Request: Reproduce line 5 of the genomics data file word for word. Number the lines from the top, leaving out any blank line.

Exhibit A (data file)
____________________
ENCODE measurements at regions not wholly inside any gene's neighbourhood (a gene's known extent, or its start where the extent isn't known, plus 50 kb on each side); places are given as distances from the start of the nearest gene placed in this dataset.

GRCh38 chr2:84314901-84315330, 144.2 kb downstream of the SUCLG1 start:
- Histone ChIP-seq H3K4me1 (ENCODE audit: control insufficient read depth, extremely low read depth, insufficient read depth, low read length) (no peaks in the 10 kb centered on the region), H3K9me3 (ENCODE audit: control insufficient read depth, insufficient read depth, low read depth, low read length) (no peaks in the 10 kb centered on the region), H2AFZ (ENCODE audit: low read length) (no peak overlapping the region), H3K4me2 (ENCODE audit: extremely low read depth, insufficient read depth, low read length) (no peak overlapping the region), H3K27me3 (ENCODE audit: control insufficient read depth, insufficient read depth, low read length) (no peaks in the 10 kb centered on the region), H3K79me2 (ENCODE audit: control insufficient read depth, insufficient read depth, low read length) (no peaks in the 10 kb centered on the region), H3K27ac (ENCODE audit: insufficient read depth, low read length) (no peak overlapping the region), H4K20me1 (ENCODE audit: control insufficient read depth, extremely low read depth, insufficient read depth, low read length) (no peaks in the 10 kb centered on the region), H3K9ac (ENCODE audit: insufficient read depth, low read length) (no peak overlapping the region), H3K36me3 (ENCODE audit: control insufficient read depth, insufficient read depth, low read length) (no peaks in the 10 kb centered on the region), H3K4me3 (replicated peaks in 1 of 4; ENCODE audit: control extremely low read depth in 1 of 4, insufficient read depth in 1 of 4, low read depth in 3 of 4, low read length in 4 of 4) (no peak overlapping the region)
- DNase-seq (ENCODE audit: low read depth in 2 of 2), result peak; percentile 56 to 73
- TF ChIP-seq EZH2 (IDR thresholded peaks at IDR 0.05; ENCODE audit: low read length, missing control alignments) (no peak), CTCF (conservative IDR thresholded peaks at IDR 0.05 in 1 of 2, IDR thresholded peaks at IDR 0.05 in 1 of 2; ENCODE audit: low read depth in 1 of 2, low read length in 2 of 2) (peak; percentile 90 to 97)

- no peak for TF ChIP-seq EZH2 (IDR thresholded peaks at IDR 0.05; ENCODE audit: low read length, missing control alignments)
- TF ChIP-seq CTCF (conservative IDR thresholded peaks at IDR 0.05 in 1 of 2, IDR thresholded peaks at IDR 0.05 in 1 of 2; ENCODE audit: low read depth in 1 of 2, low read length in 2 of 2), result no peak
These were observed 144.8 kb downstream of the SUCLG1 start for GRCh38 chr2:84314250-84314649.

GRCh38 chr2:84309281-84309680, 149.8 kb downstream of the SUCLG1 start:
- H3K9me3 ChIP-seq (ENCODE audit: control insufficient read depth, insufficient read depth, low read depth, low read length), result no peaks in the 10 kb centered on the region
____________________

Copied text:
- TF ChIP-seq EZH2 (IDR thresholded peaks at IDR 0.05; ENCODE audit: low read length, missing control alignments) (no peak), CTCF (conservative IDR thresholded peaks at IDR 0.05 in 1 of 2, IDR thresholded peaks at IDR 0.05 in 1 of 2; ENCODE audit: low read depth in 1 of 2, low read length in 2 of 2) (peak; percentile 90 to 97)